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Related to this quetsion Tree tapping in the UK - Time and legalities. I have never tapped a tree.

How do you do this? What equipment is involved, etc?

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    Why do you want sap? If you want syrup it takes 40 parts sap to make one part syrup. It has to be boiled to remove water and leave the sugar behind. Just putting the sap on your pancakes would be unrewarding. – James Jenkins Oct 7 '16 at 13:25
  • I did not know this @JamesJenkins. It was more a follow on from the linked question – user2766 Oct 7 '16 at 13:36
  • I've only seen trees from which people gathered resin. Never knew that people also were after tree sap. – CodesInChaos Oct 7 '16 at 14:15
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Sugar Maple trees are by far the most popular trees that people tap for sap. So I will use this as my example of how to tap a tree. The following is taken from: Common Sense Homesteading.

Identify Maple Trees and Wait for the Right Temperature Range.

There are many species of maple trees. The sap gathered from all of them can be boiled down into syrup. Read more about Maple Tree Identification.

Most syrup is produced in the northern states, but can be made as far south as Tennessee. The temperature must drop below freezing at night and rise above during the day for the sap to run. Trees should have at least a twelve inch diameter before being tapped. When the maple trees start budding, sugaring is over, as the sap produces bitter syrup.

Gather Your Syrup Making Equipment.

Traditional maple syrup making equipment includes sap spouts, buckets, and covers; which are available in hardware stores, from maple sugaring equipment suppliers, or used from other sugarmakers. To tap the trees you will need a drill and bit, and a hammer. The minimum that a backyard sugarmaker must do is to drill the taphole and tap in the spout.

To collect the sap: Milk jugs or even plastic bags can be hung on the spout; or plastic, food-grade tubing can be connected to the spout and the sap run into a bucket or collecting tank on the ground.

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Using a cordless drill to tap maple trees.

Tap the Trees.

Tap the trees in the early spring, as daytime temperatures rise above freezing. Drill a hole the size of your spout, at a slight incline. (Note angle above.) Tap the spout into the hole firmly, hang the bucket, and put the cover on to keep out rain and bugs. This is the magic moment, as the first drop of clear, sweet sap runs off the spout – often onto an eagerly waiting tongue!

Gather the Sap.

Sap is perishable, and should be gathered and boiled daily, or kept cold in a storage container until boiling. Filter the sap to remove any impurities.

For more Information on this subject please see the following site: How to Make Maple Syrup

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    Please note that sugar maple is only native to north America, in Europe i know we tap birch and sycamore – Chris J Oct 7 '16 at 13:42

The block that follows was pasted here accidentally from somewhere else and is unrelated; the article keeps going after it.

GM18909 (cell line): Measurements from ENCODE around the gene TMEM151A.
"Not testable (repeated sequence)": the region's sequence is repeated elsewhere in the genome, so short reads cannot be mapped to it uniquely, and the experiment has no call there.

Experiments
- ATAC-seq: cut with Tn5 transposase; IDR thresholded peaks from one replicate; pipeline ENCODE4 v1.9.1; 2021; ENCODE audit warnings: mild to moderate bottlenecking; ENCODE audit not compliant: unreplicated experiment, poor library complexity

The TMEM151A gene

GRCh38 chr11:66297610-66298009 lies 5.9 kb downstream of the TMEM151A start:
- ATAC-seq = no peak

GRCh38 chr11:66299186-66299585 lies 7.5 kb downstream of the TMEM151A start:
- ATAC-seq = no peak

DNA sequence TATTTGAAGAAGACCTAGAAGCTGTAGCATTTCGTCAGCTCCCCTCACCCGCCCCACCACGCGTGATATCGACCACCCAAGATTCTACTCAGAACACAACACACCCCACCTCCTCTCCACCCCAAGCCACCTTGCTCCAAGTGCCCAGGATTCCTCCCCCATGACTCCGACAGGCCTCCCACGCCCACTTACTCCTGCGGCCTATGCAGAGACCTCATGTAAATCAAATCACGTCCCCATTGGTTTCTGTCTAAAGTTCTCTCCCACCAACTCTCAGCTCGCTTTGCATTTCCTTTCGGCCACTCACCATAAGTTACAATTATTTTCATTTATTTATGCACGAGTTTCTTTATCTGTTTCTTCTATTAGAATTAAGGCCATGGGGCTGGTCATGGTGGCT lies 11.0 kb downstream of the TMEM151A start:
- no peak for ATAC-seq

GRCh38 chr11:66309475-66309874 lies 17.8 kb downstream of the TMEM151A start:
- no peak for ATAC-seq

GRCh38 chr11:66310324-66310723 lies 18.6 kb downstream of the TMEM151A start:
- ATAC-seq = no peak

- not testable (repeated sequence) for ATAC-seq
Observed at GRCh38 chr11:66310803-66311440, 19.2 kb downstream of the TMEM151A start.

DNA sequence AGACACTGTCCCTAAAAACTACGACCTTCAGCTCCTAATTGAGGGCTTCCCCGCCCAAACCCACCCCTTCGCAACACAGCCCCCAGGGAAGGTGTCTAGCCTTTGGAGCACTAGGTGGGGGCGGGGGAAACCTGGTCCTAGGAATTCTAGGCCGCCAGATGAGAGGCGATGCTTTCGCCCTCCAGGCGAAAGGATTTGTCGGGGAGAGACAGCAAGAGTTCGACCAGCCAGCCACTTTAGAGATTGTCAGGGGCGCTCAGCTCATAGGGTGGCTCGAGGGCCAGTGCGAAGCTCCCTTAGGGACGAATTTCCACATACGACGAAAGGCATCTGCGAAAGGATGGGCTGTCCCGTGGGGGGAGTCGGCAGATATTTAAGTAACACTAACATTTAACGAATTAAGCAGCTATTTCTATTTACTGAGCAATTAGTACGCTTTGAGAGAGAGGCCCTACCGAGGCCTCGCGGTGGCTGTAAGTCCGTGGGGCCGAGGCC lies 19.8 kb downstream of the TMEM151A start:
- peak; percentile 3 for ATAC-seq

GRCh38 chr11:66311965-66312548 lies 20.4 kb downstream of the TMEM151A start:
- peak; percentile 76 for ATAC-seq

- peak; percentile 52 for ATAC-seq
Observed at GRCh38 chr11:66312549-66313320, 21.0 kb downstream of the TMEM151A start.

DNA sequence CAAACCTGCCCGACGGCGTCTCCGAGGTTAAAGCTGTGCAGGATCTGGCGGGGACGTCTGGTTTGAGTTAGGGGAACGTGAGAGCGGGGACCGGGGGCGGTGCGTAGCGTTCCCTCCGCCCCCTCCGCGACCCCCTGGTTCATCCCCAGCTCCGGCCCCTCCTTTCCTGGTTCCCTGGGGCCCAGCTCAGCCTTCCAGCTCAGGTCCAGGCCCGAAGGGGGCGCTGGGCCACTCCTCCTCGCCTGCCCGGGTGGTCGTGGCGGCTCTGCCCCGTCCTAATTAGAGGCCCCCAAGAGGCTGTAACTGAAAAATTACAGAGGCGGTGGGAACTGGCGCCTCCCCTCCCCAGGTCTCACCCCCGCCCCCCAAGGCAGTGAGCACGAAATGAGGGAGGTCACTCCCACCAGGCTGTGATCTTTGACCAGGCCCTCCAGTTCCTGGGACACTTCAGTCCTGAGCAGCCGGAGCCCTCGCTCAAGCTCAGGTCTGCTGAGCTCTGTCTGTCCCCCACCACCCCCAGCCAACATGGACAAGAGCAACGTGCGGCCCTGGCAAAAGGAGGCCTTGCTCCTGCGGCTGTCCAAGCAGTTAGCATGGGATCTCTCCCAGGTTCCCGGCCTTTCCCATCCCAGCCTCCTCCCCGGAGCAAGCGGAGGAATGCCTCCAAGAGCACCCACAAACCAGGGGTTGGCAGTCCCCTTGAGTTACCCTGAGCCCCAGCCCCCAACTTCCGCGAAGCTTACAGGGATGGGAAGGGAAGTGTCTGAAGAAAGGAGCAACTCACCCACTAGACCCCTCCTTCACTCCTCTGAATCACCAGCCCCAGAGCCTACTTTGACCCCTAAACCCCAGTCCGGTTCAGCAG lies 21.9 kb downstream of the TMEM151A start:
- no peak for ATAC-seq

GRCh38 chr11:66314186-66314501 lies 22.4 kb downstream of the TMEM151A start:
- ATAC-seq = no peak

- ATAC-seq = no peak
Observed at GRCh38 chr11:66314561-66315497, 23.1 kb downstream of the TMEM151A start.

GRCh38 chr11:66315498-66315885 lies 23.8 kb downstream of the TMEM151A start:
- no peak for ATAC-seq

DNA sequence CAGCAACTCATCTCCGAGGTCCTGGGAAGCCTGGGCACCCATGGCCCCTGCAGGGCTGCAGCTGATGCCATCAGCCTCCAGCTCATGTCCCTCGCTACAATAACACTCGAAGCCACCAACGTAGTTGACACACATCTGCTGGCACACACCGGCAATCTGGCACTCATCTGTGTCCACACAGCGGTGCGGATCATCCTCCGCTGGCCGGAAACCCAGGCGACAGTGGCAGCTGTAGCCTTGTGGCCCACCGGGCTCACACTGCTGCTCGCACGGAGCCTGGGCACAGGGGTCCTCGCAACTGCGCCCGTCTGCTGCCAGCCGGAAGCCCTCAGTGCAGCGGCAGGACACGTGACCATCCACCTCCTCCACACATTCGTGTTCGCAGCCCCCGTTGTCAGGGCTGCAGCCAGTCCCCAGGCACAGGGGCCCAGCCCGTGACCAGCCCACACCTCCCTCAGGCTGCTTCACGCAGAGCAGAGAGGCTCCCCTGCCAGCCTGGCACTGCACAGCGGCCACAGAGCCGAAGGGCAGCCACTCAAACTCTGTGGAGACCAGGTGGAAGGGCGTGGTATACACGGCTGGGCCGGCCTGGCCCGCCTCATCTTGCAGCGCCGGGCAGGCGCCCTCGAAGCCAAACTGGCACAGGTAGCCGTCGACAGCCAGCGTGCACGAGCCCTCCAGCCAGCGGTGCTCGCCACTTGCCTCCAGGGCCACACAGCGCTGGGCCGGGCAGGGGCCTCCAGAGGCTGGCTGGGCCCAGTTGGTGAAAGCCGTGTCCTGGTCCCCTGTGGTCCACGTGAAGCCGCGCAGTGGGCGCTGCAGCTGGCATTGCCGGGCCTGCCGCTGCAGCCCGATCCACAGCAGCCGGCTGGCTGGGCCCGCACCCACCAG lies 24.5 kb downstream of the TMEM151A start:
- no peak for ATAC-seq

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There are a few ways to tap a tree, before you tap you need to know when the sap is rising from the roots to the branches.

I have read about

  • use a knife to make a shallow cut under the bark, then using a twig to guide the flow into a positioned bottled
  • using a drill bit to achieve the same effect

The blade/drill should only penetrate to the layer where the bark meets the inner wood as this is where the sap is being transported.

There is also talk of using muslin cloth to filter before going into your container but that seems to be a small minority of people.

After you have collected the sap you want, bearing in mind not to take too much that you cause damage to the tree. You then remove your twig/tap from the tree and press the bark back down to form a seal. A lot of people suggest that the use of local cordage (ivy, brambles, etc) to hold it in place is a good idea as the pressure from the sap may force the bark open again.

Previous advice included blocking the hole or covering with mud, however, this is now thought to introduce foreign material to the tree causing it further damage. The tree cut should be closed with it's own bark and then the bark should be left exposed to the air.

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    I didn't vote either way on this answer, but this sentence "bearing in mind not to take too much that you cause damage to the tree" indicates the answer is based on little to no real knowledge. A good drain can not take to much sap. Durring Maple syrup season sap is drained 24/7 until the end of the season. – James Jenkins Oct 7 '16 at 13:22
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    I also have not voted, but concur with James. The primary way that one would damage the tree would not be in taking too much sap, but rather in cutting too large of a tap line. Trees can be killed by cutting through too much bark around the tree. Trees aren't people. It's not like they have X quarts of "blood" after which they run out. – Russell Steen Oct 7 '16 at 13:37
  • @RussellSteen Trees do have a limited amount of sap, though. It's just that, as with humans and blood, they replenish it (but unlike humans, trees won't complain about having to walk around with a needle attached to slowly draw an equivalent amount of blood over a longer period of time). – JAB Oct 7 '16 at 19:49
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    @JAB -- Yes, everything is finite. But, in the context of the question asked, it is beyond extremely unlikely that a hiker would drain enough sap to kill a tree. – Russell Steen Oct 7 '16 at 20:34

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